By Marvin Baker, a new weekly column in The Kenmare News
Posted 12/09/14 (Tue)
Technology in the media has sure come a long way in recent years. For those of us who have spent any time in newspaper work, we know this to be true.
Digital photography is perhaps the biggest change. We take our photos, hook a cord up to the computer and literally in seconds we are looking at our “proofs.”
As recent as the late ‘90s, I spent as much time in the darkroom as I did gathering news and writing it. A local car dealership usually ran a half page ad, sometimes a full page on special occasions. When that happened, there could have been up to 100 of those tiny pictures you see in dealership ads. It was time consuming and monotonous.
Couple that with a winning sports team in the playoffs and the darkroom could easily gobble up 40 or more hours a week.
These days, it’s a snap. “Developing” photographs has become a minor detail.
With that said, is it possible to get film any longer? Is it possible to still get photo developing chemicals?
Apparently so. Kodak, Ilford, Fuji and some of the cheap knock offs are still available. In fact, Ilford, a British company that produces black and white film, recently opened a developing center in California to keep up with what Ilford calls rising demand.
So maybe those old 35mm cameras aren’t obsolete after all. It’s hard to believe someone would still go that route, but apparently artists like the reality of film and paper.
Pagination is another wonder of technology. In the 1960s, many newspapers continued using the lin-o-type machines. Then came the compugraphic system, which was long strips of copy that we had to cut into pieces, wax the back and paste it on the newspaper page using a light table.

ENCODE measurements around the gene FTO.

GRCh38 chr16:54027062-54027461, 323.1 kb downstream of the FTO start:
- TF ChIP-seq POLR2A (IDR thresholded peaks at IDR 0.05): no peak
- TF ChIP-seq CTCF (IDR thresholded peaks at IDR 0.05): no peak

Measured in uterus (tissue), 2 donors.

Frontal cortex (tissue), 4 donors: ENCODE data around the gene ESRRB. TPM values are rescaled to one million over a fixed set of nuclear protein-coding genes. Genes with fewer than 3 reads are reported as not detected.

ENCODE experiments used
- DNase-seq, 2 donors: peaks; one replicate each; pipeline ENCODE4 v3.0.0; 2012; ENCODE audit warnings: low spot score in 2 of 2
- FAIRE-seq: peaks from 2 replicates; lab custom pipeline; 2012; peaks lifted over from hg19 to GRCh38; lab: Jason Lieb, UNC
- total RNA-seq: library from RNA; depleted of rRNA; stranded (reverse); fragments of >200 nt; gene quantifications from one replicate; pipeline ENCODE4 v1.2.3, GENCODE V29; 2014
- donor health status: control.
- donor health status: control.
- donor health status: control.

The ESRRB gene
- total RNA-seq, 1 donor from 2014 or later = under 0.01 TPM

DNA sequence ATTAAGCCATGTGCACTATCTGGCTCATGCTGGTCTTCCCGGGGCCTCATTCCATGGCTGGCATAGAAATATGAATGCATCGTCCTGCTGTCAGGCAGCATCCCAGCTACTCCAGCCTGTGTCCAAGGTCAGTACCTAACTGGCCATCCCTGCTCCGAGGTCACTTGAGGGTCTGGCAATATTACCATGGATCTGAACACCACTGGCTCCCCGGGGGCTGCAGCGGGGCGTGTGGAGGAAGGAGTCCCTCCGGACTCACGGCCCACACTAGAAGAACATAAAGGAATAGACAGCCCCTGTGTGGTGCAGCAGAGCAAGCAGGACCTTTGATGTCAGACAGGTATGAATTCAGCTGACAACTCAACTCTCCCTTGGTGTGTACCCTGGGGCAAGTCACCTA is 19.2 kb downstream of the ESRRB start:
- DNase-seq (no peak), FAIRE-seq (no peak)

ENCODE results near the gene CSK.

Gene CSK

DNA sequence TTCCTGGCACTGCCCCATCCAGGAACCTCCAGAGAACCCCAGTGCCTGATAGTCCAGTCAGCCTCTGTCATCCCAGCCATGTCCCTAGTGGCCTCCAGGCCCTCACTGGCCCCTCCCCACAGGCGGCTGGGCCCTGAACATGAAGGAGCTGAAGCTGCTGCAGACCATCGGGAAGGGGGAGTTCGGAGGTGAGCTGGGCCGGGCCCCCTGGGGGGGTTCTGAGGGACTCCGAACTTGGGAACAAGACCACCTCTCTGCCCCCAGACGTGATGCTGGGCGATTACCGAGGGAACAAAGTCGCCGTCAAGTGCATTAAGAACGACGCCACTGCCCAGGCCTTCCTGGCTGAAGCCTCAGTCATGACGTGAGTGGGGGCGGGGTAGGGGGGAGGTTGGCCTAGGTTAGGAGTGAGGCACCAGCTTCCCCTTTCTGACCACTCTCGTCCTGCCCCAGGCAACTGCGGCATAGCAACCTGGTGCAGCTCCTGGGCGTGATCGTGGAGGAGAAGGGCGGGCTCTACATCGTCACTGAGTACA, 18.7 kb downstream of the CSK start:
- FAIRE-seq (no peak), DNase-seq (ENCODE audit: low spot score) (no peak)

At the time we didn’t know any better, but thinking back, that was monotonous too.
If you go back in newspapers 100 years, nearly all of the copy was laid on the page in strips. It was just more efficient at the time to write a headline and put the copy directly beneath it.
Now, we have pagination. That is where we put the newspaper pages together on a computer screen. It saves a lot of time and money and allows us to be more creative at the same time.
Newspaper pagination programs are expensive, but it’s a one-time thing. It’s really quite a tool. One can do a lot of manipulation on the page that only 20 years ago was completely impossible.
Recently, Google Earth has come on to the scene. It probably wasn’t designed for newsies, but it can sure be a fantastic reference when you need to look up a place and get some details.
Satellite images have become better since its inception and the photos appear to be taken more often. Is this a good thing or is somebody watching us from space?
There are accounts in history books that describe the panic in the immediate years after radio was invented. When radio became commercially available in the United States in 1920, it was going to wipe out newspapers.
In 1930, the BBC began broadcasting TV signals in England. By the late ‘30s it was available in the U.S. and became a commercial enterprise in the early 1940s. Sales really soared after World War II ended. That was said to be the end of radio.
Finally, after Al Gore invented the Internet, we were once again led to believe that the Internet was going to take over and destroy all the previous media.
It didn’t happen. Newspapers are still around. Some of them have actually grown. Yes, we have heard of numerous newspapers folding like the Rocky Mountain News and the Detroit Evening News, but it’s not the Internet that’s doing it, it’s a fragmented media market.
Around the turn of the last century, a lot of small communities in North Dakota had more than one newspaper. In fact, there was a period of about 20 years in which Kenmare had two newspapers.
In the late 1890s, Langdon was actually supporting three newspapers. How can a town of 1,800 support three newspapers? Today, Langdon supports a newspaper and a radio station as does Lisbon, Oakes, Mayville, Beulah, Bottineau and others.
Nowadays, Internet sites are competing for advertising, which fragments the media even more but tradition is going to keep newspapers and radio vibrant.
We think newspapers will give you the best bang for your buck in advertising. We like to call it “shelf life.” That is where a newspaper page will be seen more often by more people. With TV, radio and Internet, it’s here and it’s gone.